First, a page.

It originally started with human anatomy. As I was developing the collection, I felt so much stress, depression, and exhaustion that I was amazed how the human body could take all of it because I never thought I would be able to. It’s something that has changed me as a person forever. At some points I missed the old me, the person who smiles and laughs all the time, who was less short-tempered. But my journey as a knitwear designer includes sacrifices. The amount of commitment and work required translated into a collection that symbolizes chaos in its oversized garments and excessive wrapping. A moment of revelation happened when I realized how much the body could handle physically and emotionally. It all started with the fascination of how the human body works and ended up being an exploration of sadness versus beauty and the point where they meet.

What was the most challenging part of its conception or creation?

Knitwear itself is already hard to translate from inspiration into 3D due to its characteristic drapery. So I did lots of experimental knitting to find stitches that are both soft and give structure at the same time. Then because we don’t just cut fabric into shapes, I have to do stitch samples, tension samples, toile, calculate the knit into the shape as a toile. There were lots of mistakes, but the deadline wasn’t changing. A perfect toile doesn’t mean it’s all approved once I knit out everything. I still need to re-drape the knitted pieces to see if it will look how I want it. Unless, I use the actual yarns to knit out out a big piece and make toile out of it but that would be crazy expensive because all my yarns were imported from Italy.

Describe your most memorable goal or achievement from your school career?

The whole process of making my senior collection. I didn’t just get a collection out of it, I also got a family. My classmates were always there when I needed. We supported each other and I don’t think I would ever make this collection if it wasn’t for my friends. Also, after all of that hard work and sleepless nights, the moment I walked down the runway was so emotional, because, as I said to myself throughout this process, I will make it through to the end and people will get to see my collection on the runway no matter what.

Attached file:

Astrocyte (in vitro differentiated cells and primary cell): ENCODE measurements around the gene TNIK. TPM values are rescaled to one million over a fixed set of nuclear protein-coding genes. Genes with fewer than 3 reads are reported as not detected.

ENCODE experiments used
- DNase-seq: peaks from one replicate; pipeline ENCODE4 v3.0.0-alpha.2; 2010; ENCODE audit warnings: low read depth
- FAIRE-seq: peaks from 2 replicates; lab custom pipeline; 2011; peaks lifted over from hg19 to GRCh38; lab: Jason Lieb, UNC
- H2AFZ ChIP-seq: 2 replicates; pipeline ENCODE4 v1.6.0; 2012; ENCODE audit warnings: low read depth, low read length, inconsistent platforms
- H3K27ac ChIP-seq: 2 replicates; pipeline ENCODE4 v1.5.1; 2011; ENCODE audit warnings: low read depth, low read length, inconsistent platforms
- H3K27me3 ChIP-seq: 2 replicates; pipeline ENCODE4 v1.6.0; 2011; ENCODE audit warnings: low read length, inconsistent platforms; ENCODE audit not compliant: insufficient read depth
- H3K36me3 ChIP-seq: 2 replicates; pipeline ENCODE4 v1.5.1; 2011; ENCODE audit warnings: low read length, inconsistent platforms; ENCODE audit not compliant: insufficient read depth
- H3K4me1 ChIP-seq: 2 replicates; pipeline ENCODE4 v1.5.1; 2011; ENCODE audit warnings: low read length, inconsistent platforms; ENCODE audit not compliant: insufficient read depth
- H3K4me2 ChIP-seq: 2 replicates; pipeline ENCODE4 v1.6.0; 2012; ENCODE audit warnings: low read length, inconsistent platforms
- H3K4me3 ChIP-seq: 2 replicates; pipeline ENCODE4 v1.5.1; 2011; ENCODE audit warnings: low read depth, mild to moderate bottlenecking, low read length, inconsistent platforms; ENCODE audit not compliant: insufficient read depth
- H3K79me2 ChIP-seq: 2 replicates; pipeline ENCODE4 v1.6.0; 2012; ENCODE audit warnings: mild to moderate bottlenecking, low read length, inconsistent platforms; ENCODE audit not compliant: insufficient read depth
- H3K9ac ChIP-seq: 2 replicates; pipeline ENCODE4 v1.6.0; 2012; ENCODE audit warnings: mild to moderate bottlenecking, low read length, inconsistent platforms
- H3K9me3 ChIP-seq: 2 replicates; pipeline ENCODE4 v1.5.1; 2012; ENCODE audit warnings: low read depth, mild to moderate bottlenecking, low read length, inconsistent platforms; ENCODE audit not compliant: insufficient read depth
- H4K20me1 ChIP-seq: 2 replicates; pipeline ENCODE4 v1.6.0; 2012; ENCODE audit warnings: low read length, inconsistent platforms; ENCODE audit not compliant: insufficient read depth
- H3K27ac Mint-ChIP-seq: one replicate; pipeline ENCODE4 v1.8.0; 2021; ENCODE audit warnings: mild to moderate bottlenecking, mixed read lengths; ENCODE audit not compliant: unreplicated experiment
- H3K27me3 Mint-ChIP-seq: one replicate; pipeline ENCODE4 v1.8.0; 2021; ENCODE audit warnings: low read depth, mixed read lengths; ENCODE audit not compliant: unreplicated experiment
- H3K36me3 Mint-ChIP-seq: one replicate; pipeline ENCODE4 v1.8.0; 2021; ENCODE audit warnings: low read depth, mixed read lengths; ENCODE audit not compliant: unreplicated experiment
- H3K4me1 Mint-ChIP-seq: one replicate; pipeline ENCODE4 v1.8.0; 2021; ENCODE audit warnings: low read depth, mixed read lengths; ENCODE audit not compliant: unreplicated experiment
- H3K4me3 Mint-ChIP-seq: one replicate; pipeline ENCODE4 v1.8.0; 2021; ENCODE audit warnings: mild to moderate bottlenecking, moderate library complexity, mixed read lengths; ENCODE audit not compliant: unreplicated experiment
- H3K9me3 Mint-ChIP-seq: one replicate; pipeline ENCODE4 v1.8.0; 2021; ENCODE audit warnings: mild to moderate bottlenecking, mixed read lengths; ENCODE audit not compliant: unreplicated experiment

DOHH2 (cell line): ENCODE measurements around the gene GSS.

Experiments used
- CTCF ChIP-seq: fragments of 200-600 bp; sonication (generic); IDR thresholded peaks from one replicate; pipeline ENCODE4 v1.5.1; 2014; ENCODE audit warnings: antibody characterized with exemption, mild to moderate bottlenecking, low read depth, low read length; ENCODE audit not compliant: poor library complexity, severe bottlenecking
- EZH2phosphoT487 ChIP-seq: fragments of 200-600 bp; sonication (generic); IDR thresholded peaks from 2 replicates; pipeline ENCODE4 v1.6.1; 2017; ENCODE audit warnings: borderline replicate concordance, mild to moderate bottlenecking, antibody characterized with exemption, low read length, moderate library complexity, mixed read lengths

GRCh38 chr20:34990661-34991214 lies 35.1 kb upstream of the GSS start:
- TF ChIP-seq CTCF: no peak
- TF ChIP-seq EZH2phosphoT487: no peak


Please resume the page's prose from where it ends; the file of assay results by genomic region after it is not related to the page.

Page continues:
Which individuals, designers, muses or other figures operating in or around fashion do you currently admire?

Spencer Vladimir, Rei Kawakubo, and John Galliano.

What would your ideal next career move be?

At the moment, I’m aiming for an assistant knitwear designer job at any company as well as an internship. But I would really like to work with an individual knitwear designer who recently just graduated from college because I think those designers tend to do more creative, experimental stuff compared to a big company. I still want to expand my knowledge and experience with knitwear in every possible way.

What about the current fashion industry excites you?

People starting to notice knitwear more. Before, I feel like the only thing people thought of knitwear was a sweater or scarf for winter. But now, it’s everywhere–-shoes, t-shirts, blazers, etc.

What about the current fashion industry concerns you?

Social media. With all the technology and power of social media these days, it’s so easy for my work to be spread around which is good because I will be noticed by people from the industry but at the same time it can be bad because people can steal my ideas.

Images: Lookbook Photographer, Nicole Anthony; Runway Photographer: Randy Brooke

Fashion editor Jackie Mallon is also an educator and author of Silk for the Feed Dogs, a novel set in the international fashion industry.